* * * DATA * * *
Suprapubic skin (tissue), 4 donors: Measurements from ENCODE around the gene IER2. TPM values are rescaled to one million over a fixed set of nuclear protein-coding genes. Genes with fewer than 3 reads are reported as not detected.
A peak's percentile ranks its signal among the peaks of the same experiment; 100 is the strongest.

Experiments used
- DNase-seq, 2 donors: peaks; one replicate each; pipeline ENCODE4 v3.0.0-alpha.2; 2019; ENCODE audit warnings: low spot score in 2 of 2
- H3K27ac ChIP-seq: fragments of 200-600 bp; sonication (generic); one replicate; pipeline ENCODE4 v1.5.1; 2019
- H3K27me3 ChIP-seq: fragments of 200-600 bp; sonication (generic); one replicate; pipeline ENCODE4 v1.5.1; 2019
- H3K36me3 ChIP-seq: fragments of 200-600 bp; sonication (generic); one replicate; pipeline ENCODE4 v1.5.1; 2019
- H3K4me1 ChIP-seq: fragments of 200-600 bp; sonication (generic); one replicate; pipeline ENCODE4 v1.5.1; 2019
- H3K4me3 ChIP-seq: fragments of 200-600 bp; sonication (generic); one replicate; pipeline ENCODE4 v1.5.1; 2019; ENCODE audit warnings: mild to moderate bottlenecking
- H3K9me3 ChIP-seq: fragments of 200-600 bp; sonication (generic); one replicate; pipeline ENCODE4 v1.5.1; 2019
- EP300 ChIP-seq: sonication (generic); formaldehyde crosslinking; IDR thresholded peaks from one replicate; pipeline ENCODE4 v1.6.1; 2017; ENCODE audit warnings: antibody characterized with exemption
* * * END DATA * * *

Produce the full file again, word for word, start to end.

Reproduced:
Suprapubic skin (tissue), 4 donors: Measurements from ENCODE around the gene IER2. TPM values are rescaled to one million over a fixed set of nuclear protein-coding genes. Genes with fewer than 3 reads are reported as not detected.
A peak's percentile ranks its signal among the peaks of the same experiment; 100 is the strongest.

Experiments used
- DNase-seq, 2 donors: peaks; one replicate each; pipeline ENCODE4 v3.0.0-alpha.2; 2019; ENCODE audit warnings: low spot score in 2 of 2
- H3K27ac ChIP-seq: fragments of 200-600 bp; sonication (generic); one replicate; pipeline ENCODE4 v1.5.1; 2019
- H3K27me3 ChIP-seq: fragments of 200-600 bp; sonication (generic); one replicate; pipeline ENCODE4 v1.5.1; 2019
- H3K36me3 ChIP-seq: fragments of 200-600 bp; sonication (generic); one replicate; pipeline ENCODE4 v1.5.1; 2019
- H3K4me1 ChIP-seq: fragments of 200-600 bp; sonication (generic); one replicate; pipeline ENCODE4 v1.5.1; 2019
- H3K4me3 ChIP-seq: fragments of 200-600 bp; sonication (generic); one replicate; pipeline ENCODE4 v1.5.1; 2019; ENCODE audit warnings: mild to moderate bottlenecking
- H3K9me3 ChIP-seq: fragments of 200-600 bp; sonication (generic); one replicate; pipeline ENCODE4 v1.5.1; 2019
- EP300 ChIP-seq: sonication (generic); formaldehyde crosslinking; IDR thresholded peaks from one replicate; pipeline ENCODE4 v1.6.1; 2017; ENCODE audit warnings: antibody characterized with exemption